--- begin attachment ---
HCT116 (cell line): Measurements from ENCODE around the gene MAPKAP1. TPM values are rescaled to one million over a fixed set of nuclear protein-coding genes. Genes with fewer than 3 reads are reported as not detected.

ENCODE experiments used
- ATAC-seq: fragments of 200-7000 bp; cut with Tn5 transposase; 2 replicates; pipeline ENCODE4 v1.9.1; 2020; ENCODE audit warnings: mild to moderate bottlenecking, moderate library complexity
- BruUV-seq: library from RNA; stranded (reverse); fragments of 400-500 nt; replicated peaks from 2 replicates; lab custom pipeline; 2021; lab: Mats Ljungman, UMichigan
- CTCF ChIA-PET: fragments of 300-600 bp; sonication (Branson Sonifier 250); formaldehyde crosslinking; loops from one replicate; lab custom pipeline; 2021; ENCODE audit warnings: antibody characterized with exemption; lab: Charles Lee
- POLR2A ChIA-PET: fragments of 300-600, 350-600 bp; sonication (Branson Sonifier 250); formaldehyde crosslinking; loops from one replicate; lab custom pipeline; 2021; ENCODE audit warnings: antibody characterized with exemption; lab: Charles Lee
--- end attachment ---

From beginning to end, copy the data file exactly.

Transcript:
HCT116 (cell line): Measurements from ENCODE around the gene MAPKAP1. TPM values are rescaled to one million over a fixed set of nuclear protein-coding genes. Genes with fewer than 3 reads are reported as not detected.

ENCODE experiments used
- ATAC-seq: fragments of 200-7000 bp; cut with Tn5 transposase; 2 replicates; pipeline ENCODE4 v1.9.1; 2020; ENCODE audit warnings: mild to moderate bottlenecking, moderate library complexity
- BruUV-seq: library from RNA; stranded (reverse); fragments of 400-500 nt; replicated peaks from 2 replicates; lab custom pipeline; 2021; lab: Mats Ljungman, UMichigan
- CTCF ChIA-PET: fragments of 300-600 bp; sonication (Branson Sonifier 250); formaldehyde crosslinking; loops from one replicate; lab custom pipeline; 2021; ENCODE audit warnings: antibody characterized with exemption; lab: Charles Lee
- POLR2A ChIA-PET: fragments of 300-600, 350-600 bp; sonication (Branson Sonifier 250); formaldehyde crosslinking; loops from one replicate; lab custom pipeline; 2021; ENCODE audit warnings: antibody characterized with exemption; lab: Charles Lee